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Sunday, Jun 23, 2024

Victor Li says government has to ‘make the numbers work’ for Lantau project

Victor Li says government has to ‘make the numbers work’ for Lantau project

Financial Secretary Paul Chan has said the government will push ahead with moves to increase land supply as high housing prices remain an issue.

The Hong Kong government needs to “make the numbers work” for its plan to develop the HK$580 billion (US$74 billion) artificial islands off Lantau, according to Victor Li Tzar-kuoi, chairman of CK Asset Holdings.

Asked by shareholders at the annual general meeting about his views on the Kau Yi Chau Artificial Islands project, Li, the elder son of Hong Kong’s wealthiest tycoon Li Ka-shing, said “most importantly, the government needs to make the numbers work”.

Victor Li Tzar-kuoi, chairman of CK Asset and CK Hutchison.


In his blog on Sunday, Financial Secretary Paul Chan Mo-po said the government would pursue projects to increase the land supply in Hong Kong, as high housing prices owing to land shortages pose a serious problem for the city’s residents.

On the other hand, Chan acknowledged that public opinion was mixed about the reclamation work at Kau Yi Chau, with only 60 per cent of the 8,000 opinion letters collected during the project’s public consultation expressing support. Those respondents that expressed concerns cited the adverse impact on the environment and public finances.

It is envisioned that the Kau Yi Chau Artificial Islands project will become Hong Kong’s third-biggest core business district, with the first stage of the reclamation work planned to commence in 2025. The project aims to create three artificial islands spanning 1,000 hectares (2,471 acres) and has an estimated cost of HK$580 billion. The development is expected to provide about 200,000 residential units.

“Many people have expressed their views on the matter. I don’t want to say too much,” Li said on Thursday. “It is hoped that, just as the government expects, property and land prices will rise to the cost levels that the government is currently estimating for the project.”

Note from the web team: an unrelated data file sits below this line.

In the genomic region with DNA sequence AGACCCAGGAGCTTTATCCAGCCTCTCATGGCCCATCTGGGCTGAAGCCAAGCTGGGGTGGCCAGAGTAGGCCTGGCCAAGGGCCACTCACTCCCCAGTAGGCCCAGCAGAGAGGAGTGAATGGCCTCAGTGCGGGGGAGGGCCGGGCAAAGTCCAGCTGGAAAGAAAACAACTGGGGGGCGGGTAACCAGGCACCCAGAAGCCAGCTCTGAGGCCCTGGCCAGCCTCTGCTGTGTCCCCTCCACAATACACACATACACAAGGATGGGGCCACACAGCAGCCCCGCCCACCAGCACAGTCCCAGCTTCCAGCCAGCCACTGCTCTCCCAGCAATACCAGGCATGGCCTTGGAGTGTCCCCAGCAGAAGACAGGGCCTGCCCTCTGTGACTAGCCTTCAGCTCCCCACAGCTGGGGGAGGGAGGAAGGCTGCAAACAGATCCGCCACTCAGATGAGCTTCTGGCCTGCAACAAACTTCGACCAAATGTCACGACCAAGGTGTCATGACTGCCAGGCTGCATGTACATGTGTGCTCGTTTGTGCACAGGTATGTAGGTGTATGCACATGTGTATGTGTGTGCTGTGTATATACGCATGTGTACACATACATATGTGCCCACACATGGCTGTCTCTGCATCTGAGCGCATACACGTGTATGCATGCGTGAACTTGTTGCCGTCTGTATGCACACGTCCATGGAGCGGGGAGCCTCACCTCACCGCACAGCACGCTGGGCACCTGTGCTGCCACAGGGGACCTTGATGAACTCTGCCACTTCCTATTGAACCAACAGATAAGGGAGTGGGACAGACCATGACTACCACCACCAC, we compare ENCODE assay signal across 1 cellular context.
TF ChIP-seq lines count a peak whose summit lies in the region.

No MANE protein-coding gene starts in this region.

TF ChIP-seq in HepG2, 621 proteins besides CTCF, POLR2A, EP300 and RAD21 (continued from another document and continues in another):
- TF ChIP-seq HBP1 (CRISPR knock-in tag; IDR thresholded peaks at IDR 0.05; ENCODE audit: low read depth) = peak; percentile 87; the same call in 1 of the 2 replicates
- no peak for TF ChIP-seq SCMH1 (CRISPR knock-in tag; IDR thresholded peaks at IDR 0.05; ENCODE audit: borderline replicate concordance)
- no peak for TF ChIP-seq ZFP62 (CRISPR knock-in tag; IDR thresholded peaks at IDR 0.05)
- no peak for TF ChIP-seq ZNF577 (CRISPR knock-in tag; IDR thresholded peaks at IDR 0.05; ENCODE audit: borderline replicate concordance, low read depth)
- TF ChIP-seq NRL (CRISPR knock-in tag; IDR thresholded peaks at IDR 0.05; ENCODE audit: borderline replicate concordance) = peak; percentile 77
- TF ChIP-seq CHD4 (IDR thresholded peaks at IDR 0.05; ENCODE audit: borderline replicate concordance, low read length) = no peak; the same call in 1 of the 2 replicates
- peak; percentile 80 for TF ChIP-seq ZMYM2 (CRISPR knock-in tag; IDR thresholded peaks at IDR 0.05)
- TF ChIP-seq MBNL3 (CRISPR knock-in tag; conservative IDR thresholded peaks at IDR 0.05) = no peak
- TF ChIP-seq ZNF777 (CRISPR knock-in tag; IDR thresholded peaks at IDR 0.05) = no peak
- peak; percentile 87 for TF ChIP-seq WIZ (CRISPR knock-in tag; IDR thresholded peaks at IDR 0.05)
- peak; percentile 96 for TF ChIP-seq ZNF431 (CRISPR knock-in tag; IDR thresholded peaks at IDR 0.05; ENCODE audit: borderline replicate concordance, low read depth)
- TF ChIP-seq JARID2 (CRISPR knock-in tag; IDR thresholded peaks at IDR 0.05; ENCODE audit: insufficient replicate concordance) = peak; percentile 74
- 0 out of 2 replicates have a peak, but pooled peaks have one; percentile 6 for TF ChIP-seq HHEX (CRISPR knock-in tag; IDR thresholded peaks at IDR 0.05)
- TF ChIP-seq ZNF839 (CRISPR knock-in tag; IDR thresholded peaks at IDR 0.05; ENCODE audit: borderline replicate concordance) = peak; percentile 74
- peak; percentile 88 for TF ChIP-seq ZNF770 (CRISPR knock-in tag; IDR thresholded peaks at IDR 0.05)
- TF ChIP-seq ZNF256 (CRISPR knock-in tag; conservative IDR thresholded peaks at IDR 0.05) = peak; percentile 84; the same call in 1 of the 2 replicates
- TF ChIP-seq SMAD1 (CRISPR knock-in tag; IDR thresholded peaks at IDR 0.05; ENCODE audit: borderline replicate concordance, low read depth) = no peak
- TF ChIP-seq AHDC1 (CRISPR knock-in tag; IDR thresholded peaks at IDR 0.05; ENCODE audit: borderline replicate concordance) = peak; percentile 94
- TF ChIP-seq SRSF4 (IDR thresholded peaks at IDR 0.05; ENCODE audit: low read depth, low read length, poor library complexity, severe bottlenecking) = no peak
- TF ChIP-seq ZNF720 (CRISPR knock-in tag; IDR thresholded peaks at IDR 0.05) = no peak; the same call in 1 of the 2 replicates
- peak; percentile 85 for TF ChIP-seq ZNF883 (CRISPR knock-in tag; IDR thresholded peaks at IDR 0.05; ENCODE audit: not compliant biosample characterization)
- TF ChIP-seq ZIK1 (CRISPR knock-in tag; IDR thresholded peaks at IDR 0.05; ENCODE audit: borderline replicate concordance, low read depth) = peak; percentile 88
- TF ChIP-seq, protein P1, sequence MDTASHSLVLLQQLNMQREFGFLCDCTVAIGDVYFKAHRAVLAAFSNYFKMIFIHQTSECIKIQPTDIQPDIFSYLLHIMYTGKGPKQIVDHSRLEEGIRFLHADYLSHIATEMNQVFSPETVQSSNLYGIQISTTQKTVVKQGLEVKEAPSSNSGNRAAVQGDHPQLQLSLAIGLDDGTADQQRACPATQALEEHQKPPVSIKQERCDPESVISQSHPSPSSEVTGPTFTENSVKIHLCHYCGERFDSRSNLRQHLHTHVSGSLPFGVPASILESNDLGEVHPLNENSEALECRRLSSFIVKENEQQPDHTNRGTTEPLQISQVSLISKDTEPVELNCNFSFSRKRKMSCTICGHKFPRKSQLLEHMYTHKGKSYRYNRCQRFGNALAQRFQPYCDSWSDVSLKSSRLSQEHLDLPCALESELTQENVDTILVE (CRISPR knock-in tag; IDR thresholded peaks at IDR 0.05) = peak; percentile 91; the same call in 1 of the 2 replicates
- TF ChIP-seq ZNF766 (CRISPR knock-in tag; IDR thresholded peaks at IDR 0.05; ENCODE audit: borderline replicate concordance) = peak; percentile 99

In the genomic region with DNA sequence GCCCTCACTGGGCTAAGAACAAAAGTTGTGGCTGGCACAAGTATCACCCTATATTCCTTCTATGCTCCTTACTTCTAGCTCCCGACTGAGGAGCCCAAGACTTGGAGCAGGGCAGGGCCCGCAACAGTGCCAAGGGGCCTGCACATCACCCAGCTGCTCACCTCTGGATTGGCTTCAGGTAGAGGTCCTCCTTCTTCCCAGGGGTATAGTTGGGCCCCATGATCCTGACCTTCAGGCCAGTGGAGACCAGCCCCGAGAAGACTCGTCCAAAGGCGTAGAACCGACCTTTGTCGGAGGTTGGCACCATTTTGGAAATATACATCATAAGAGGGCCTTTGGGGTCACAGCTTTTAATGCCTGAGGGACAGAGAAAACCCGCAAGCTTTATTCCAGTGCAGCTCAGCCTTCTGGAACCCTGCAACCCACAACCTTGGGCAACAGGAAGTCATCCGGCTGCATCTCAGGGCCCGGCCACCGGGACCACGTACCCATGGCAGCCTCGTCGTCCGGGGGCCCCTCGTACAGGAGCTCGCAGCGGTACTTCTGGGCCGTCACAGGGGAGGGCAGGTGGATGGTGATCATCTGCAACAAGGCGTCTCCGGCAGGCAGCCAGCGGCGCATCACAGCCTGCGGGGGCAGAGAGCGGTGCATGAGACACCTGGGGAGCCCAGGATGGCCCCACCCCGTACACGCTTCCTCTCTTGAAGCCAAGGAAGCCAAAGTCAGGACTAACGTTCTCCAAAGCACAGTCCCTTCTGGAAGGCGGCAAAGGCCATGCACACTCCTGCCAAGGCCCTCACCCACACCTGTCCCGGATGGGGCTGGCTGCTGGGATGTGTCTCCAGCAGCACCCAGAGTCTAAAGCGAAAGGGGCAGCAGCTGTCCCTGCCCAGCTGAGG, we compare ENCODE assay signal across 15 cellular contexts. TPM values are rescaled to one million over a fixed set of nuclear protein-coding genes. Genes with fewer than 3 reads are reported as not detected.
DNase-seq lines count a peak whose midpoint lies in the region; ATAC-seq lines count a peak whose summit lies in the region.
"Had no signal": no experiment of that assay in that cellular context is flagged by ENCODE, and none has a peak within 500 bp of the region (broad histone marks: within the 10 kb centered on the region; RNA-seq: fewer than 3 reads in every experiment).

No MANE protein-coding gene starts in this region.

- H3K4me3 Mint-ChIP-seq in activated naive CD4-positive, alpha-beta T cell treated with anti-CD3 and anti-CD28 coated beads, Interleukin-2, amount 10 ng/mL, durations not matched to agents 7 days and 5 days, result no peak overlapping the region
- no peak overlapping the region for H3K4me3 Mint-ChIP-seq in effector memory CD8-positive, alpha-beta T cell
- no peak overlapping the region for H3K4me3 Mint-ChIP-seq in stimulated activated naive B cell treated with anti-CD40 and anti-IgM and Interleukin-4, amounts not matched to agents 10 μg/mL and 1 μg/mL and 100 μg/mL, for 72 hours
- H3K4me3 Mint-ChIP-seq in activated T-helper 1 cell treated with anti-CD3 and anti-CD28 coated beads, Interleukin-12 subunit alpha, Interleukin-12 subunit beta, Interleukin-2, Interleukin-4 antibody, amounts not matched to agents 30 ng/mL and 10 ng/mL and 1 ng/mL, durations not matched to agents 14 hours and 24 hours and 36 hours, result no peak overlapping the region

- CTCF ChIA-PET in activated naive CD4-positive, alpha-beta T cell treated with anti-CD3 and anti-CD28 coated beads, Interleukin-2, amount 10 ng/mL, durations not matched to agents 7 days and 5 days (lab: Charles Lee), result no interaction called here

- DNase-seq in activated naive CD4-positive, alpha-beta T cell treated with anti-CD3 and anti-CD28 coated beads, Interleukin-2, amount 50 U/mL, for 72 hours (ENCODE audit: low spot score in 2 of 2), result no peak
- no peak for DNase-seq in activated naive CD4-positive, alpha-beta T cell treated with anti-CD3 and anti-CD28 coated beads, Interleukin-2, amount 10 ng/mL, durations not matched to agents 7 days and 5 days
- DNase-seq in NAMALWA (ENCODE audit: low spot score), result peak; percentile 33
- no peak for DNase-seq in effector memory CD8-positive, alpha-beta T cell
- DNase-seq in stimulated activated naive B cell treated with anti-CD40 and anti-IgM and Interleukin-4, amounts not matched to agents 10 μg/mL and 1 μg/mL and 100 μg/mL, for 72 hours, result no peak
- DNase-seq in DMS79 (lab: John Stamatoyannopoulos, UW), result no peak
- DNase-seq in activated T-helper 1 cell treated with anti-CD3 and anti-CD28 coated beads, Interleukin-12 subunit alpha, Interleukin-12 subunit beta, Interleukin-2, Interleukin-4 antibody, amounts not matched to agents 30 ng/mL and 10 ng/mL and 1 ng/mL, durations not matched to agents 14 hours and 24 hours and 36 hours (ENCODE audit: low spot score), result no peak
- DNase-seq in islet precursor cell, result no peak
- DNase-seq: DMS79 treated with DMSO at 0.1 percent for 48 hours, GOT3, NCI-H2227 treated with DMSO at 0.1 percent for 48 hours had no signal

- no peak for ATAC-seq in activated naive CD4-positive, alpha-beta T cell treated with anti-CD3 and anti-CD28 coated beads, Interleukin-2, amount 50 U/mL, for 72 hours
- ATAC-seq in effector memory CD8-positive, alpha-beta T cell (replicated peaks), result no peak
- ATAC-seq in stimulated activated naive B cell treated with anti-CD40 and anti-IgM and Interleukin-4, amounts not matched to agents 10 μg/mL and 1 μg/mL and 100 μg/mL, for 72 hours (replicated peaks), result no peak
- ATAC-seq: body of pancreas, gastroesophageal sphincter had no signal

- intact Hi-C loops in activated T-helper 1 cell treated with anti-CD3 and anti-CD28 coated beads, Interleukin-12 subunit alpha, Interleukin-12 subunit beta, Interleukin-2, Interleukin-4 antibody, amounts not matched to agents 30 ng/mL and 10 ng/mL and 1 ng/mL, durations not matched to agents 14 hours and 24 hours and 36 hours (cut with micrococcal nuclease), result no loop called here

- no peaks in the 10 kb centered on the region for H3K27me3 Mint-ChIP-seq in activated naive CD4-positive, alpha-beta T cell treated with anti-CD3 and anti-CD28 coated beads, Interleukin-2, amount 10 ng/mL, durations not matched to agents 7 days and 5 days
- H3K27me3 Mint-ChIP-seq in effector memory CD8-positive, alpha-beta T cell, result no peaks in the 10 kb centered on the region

However, several analysts have said that a recovery in Hong Kong’s battered property market in the first three months of the year is already over, noting that sales are declining and sellers are cutting prices to complete deals.

Since the last week of March, property sales in the city have slowed with fewer than 80 transactions per week, and in one case only 35 sales were completed, data from Midland Realty showed.

Home prices are forecast to revert to a “downtrend”, according to a research note on Tuesday by Ken Yeung, property analyst with Citi.

Separately, CK Asset’s Li denied that the group was turning its back on investment in Europe.

“It is not the location of the investments which we select that matters, it’s the project that is important,” he said. “We would consider any quality project that can yield a favourable return, whether the project is in Hong Kong, mainland China or elsewhere.

“We have never withdrawn from any markets where we have investments, whether Hong Kong, mainland China, the UK, Europe, Australia or Canada,” Li added. “To us, every market is a local market.”

With investments in about 50 countries, CK Asset reported 2 per cent growth in its profit attributable to shareholders to HK$21.68 billion in 2022. Its business spans property development, property investment, hotels and serviced suites, infrastructure and utility asset operation and even pubs.

Its business in Hong Kong, however, delivered a larger portion of the company’s sales. For example, property sales in 2022 hit HK$25.756 billion, with HK$14.5 billion coming from Hong Kong, followed by HK$9.9 billion from mainland China and only HK$1.3 billion from overseas, according to its latest annual report.

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